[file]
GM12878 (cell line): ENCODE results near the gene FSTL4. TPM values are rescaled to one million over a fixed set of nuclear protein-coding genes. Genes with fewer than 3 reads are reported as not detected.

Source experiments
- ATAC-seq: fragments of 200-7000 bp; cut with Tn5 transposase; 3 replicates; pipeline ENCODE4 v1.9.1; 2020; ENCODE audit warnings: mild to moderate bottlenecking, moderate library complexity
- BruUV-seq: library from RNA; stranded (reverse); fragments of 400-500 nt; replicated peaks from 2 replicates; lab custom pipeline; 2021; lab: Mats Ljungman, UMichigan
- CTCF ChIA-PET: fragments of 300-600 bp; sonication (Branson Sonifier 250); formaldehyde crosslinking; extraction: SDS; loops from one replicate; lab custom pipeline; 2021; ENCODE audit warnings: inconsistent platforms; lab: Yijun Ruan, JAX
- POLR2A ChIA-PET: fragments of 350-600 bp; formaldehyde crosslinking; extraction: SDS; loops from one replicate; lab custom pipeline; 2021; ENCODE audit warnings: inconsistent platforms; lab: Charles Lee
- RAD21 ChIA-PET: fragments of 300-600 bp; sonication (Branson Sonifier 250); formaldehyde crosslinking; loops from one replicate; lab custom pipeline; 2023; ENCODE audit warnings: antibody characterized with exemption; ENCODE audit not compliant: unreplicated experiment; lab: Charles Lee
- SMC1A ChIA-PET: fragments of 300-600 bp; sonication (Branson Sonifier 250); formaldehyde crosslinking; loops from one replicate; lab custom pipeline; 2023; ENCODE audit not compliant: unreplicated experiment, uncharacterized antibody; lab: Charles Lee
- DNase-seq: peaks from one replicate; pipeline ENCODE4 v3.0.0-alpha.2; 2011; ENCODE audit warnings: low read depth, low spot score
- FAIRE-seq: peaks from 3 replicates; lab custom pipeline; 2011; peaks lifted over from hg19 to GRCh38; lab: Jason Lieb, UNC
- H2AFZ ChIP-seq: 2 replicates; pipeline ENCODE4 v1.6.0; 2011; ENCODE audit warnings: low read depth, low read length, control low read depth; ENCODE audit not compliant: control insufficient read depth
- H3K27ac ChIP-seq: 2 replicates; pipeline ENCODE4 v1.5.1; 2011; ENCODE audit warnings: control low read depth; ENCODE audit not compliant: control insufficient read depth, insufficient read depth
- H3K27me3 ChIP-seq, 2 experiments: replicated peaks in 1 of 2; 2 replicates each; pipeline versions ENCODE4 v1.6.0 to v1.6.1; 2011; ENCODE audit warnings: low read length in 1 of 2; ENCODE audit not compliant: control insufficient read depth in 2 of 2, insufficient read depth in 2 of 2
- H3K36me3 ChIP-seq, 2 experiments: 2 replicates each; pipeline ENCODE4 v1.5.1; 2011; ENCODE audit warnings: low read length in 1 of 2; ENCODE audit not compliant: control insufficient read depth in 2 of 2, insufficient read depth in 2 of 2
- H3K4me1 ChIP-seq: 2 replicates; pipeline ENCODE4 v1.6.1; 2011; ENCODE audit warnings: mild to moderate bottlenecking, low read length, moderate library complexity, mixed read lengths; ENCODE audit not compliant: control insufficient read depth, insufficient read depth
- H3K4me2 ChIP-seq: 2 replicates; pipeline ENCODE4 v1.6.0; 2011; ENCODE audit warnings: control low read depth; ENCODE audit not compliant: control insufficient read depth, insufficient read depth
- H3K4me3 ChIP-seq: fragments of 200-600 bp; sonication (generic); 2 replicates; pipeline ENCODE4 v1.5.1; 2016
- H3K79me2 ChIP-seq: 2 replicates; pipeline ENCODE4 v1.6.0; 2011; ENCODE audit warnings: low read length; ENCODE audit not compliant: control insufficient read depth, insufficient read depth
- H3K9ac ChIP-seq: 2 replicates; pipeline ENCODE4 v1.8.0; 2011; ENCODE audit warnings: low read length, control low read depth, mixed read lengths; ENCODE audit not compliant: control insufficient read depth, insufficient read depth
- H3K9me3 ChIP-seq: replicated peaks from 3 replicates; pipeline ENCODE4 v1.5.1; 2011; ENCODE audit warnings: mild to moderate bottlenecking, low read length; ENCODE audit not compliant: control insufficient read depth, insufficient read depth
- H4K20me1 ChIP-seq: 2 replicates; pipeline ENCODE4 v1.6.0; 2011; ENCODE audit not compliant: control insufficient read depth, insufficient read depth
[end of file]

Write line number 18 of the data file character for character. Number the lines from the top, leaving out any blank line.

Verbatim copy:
- H3K79me2 ChIP-seq: 2 replicates; pipeline ENCODE4 v1.6.0; 2011; ENCODE audit warnings: low read length; ENCODE audit not compliant: control insufficient read depth, insufficient read depth